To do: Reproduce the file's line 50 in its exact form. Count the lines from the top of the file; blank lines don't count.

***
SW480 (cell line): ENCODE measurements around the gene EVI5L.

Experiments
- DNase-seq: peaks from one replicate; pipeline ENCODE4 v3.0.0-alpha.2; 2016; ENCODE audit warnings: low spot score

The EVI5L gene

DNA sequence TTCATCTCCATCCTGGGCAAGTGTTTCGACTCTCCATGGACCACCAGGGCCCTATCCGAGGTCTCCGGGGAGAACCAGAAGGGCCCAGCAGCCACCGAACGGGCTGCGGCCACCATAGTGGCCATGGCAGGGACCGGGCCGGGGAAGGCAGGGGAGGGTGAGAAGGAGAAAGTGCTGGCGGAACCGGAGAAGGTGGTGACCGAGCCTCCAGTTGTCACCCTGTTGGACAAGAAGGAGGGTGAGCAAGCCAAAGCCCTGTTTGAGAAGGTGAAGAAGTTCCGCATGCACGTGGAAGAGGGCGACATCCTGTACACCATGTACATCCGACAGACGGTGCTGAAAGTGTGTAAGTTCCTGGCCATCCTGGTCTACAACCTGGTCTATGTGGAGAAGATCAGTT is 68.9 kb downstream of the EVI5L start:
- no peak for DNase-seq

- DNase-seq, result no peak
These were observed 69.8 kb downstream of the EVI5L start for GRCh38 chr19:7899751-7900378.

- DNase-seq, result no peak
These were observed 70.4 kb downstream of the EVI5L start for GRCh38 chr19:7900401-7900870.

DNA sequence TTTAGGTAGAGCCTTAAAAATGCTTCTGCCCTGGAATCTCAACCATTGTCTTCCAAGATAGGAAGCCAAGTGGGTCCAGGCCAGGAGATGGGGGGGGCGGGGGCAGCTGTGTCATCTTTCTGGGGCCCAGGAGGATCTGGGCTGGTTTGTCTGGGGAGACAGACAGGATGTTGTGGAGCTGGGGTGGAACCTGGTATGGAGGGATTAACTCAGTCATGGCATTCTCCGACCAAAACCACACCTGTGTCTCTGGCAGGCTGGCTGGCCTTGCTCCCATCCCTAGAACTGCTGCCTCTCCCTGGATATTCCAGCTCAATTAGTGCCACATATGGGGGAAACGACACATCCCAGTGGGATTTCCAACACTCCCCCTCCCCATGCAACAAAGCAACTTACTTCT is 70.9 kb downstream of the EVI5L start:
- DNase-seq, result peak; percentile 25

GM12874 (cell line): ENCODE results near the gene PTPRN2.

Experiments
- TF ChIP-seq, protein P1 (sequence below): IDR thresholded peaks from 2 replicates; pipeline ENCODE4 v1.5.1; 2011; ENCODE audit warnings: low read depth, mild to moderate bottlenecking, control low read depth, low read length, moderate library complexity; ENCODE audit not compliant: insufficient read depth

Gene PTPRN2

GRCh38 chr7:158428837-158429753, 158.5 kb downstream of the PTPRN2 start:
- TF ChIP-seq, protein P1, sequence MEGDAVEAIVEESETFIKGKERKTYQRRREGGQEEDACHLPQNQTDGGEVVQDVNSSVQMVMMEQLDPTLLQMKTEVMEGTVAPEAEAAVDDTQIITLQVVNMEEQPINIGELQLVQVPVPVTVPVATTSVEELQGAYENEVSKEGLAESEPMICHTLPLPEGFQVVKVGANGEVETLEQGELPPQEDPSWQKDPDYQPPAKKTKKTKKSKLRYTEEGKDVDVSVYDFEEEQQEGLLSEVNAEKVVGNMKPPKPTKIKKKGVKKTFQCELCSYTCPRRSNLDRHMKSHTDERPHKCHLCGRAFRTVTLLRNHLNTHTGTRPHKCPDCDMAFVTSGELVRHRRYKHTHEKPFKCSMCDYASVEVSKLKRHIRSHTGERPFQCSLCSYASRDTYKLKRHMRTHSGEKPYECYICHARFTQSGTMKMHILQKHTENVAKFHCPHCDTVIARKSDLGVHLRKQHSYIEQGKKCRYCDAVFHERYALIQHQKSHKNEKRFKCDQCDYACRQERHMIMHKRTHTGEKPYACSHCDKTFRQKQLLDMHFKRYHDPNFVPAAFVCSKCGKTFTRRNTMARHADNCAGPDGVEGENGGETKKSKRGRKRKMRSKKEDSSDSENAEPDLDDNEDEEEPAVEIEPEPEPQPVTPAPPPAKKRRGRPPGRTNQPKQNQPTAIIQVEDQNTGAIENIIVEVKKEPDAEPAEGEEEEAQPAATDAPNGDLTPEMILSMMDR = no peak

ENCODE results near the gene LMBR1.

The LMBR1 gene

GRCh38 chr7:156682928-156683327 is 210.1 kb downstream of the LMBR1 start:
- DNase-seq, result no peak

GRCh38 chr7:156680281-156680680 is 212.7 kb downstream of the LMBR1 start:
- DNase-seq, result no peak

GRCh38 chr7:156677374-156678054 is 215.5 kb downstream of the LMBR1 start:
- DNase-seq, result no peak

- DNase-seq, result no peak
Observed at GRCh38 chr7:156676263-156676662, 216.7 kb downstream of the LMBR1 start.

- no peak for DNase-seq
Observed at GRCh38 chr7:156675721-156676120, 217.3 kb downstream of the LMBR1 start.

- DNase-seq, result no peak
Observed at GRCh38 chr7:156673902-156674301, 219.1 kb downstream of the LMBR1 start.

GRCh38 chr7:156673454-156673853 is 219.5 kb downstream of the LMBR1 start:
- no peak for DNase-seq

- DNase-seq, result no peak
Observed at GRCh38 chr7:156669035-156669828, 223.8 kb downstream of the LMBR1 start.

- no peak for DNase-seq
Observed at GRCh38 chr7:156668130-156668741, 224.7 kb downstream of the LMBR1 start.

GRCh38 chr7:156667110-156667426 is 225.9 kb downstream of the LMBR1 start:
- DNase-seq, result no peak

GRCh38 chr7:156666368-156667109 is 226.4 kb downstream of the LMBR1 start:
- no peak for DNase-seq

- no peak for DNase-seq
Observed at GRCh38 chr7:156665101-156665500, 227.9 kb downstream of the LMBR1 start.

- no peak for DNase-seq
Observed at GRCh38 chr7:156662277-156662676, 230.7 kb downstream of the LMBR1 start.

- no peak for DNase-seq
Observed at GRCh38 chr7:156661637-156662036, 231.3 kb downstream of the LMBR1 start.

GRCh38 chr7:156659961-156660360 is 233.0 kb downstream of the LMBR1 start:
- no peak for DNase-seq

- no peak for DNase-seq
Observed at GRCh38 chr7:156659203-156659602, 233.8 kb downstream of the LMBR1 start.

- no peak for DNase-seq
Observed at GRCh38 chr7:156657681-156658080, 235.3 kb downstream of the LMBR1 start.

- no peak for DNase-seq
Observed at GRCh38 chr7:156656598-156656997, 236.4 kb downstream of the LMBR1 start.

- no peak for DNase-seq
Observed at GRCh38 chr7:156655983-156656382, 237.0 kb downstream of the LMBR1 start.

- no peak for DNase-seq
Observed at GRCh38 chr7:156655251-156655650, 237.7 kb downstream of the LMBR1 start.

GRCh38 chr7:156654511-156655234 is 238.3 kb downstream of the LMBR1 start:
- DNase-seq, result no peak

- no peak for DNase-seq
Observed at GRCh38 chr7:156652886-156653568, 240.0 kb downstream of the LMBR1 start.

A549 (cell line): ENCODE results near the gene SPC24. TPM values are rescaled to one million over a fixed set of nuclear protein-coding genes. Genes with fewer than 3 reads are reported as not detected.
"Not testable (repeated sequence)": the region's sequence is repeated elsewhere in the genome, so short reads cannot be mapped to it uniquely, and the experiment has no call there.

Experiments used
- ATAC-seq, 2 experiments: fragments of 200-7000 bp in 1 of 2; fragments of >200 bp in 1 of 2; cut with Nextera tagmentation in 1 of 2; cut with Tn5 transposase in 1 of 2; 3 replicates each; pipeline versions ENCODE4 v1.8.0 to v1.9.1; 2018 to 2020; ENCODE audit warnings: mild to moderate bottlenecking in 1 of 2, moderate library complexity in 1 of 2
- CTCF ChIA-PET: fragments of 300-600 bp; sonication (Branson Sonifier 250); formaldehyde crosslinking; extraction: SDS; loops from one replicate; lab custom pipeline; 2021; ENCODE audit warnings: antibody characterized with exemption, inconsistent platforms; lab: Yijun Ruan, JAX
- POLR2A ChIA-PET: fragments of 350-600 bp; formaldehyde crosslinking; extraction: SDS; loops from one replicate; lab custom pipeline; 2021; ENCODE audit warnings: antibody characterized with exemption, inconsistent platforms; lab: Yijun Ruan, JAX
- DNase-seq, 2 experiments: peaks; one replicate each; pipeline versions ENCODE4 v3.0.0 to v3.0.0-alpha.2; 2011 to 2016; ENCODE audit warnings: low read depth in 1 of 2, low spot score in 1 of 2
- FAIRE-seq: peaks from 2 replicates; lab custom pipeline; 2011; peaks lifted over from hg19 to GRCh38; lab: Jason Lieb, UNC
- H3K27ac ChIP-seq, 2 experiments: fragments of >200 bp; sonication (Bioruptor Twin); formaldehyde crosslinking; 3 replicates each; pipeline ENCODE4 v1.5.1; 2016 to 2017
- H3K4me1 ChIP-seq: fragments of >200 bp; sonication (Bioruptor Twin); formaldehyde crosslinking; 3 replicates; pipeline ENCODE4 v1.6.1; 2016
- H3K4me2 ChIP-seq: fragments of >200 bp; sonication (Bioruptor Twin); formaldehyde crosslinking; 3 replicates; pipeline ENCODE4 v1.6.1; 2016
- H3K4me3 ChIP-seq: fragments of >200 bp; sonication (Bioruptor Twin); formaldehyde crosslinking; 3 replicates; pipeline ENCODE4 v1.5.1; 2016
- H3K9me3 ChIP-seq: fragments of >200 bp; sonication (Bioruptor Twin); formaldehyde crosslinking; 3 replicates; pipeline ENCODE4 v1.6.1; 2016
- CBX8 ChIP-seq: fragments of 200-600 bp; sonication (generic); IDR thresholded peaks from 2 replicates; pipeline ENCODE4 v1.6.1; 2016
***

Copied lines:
- no peak for DNase-seq